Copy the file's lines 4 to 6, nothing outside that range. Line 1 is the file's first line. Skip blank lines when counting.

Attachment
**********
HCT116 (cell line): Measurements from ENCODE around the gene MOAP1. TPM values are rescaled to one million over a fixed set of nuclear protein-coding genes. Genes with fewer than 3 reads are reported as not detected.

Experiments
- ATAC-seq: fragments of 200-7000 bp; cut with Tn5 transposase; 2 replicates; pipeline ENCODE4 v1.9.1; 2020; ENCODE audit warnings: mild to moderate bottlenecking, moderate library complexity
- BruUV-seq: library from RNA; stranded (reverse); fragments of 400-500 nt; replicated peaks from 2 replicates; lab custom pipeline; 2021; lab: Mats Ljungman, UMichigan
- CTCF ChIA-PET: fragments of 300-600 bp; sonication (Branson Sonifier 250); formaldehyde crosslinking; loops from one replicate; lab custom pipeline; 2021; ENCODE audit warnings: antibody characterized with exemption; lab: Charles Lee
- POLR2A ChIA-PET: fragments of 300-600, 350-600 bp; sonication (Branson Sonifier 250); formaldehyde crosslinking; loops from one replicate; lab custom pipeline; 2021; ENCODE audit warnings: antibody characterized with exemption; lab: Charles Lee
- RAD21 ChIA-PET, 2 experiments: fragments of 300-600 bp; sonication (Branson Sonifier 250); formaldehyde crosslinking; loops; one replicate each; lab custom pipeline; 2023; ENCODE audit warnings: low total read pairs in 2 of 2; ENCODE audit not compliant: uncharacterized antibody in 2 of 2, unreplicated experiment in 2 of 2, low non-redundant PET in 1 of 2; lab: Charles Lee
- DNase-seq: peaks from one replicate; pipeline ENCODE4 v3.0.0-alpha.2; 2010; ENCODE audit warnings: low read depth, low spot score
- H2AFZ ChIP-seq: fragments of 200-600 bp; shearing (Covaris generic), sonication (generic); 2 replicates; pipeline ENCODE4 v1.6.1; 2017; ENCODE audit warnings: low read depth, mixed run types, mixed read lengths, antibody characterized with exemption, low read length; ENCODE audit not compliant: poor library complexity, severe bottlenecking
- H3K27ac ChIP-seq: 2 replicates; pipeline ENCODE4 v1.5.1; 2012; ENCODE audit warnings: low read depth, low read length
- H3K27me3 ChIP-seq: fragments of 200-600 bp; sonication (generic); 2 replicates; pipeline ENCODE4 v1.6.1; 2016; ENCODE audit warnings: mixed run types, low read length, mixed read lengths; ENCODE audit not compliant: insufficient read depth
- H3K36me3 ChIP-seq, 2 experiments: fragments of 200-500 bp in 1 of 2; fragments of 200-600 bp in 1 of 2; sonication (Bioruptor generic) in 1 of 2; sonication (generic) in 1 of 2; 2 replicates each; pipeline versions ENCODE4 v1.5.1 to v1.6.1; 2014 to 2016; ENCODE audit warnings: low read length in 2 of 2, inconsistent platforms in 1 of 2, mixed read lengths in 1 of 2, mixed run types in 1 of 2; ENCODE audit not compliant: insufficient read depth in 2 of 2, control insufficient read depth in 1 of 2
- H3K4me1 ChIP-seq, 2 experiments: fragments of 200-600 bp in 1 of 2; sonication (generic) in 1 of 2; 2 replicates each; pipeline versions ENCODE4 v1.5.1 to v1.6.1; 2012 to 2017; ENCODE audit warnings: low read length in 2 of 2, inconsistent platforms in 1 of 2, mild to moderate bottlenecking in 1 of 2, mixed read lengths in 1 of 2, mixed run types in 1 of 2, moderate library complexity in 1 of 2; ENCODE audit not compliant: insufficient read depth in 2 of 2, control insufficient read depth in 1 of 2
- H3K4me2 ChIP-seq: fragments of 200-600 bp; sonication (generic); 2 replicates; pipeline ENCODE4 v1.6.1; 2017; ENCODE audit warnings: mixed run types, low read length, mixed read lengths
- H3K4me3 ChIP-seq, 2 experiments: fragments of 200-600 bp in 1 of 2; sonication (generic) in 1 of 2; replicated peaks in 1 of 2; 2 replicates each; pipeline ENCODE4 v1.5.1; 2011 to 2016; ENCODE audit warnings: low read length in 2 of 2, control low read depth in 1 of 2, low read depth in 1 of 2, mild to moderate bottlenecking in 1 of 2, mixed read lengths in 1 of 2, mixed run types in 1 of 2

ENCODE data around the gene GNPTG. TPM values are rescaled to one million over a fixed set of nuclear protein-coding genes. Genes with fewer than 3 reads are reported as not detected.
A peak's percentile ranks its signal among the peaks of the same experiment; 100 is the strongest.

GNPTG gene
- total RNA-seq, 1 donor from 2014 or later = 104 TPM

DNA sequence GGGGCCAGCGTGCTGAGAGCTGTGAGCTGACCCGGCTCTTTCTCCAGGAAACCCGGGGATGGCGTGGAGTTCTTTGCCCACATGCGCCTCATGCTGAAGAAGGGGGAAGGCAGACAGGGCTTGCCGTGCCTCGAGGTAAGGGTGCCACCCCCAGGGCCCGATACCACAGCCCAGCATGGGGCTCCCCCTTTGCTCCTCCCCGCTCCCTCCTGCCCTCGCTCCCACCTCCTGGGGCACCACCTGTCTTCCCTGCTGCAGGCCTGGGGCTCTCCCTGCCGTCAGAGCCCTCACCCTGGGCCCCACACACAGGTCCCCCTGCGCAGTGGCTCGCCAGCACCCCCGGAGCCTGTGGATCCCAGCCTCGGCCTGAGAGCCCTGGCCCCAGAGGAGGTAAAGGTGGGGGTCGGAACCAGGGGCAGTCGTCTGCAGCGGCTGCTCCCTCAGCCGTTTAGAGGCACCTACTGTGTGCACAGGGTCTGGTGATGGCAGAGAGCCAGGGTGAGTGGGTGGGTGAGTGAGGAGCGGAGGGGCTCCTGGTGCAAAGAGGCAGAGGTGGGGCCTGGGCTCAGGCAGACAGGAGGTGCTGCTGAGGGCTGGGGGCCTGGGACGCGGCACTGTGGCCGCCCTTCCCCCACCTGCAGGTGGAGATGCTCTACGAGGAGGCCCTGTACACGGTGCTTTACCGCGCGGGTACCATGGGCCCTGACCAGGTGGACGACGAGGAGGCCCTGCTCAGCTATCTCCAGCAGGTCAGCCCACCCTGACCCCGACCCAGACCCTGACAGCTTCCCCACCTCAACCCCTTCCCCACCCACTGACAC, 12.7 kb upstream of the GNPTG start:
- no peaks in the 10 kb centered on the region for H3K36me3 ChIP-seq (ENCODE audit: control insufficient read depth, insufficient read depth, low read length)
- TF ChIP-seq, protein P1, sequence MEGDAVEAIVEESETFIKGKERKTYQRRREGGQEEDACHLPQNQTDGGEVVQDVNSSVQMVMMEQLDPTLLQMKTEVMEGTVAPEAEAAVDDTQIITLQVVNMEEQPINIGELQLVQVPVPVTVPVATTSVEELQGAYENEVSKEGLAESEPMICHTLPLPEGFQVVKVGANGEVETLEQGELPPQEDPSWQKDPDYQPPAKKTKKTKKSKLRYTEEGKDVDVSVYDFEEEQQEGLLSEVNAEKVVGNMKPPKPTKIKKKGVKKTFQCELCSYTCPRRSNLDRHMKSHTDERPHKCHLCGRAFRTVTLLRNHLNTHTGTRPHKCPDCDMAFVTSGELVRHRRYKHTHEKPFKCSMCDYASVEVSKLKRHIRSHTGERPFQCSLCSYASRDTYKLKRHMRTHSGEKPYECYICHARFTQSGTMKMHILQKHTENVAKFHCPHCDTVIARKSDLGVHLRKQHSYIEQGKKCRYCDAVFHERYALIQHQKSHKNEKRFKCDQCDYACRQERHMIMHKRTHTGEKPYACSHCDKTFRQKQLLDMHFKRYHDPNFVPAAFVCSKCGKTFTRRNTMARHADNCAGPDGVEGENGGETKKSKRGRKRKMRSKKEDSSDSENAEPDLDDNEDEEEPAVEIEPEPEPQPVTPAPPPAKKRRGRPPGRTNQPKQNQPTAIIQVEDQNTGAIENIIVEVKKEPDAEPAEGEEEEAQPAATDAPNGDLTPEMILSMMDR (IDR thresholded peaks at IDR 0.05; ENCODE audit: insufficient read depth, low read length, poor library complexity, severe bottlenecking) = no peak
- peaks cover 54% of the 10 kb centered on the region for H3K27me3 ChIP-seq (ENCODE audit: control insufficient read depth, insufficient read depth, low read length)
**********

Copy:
- BruUV-seq: library from RNA; stranded (reverse); fragments of 400-500 nt; replicated peaks from 2 replicates; lab custom pipeline; 2021; lab: Mats Ljungman, UMichigan
- CTCF ChIA-PET: fragments of 300-600 bp; sonication (Branson Sonifier 250); formaldehyde crosslinking; loops from one replicate; lab custom pipeline; 2021; ENCODE audit warnings: antibody characterized with exemption; lab: Charles Lee
- POLR2A ChIA-PET: fragments of 300-600, 350-600 bp; sonication (Branson Sonifier 250); formaldehyde crosslinking; loops from one replicate; lab custom pipeline; 2021; ENCODE audit warnings: antibody characterized with exemption; lab: Charles Lee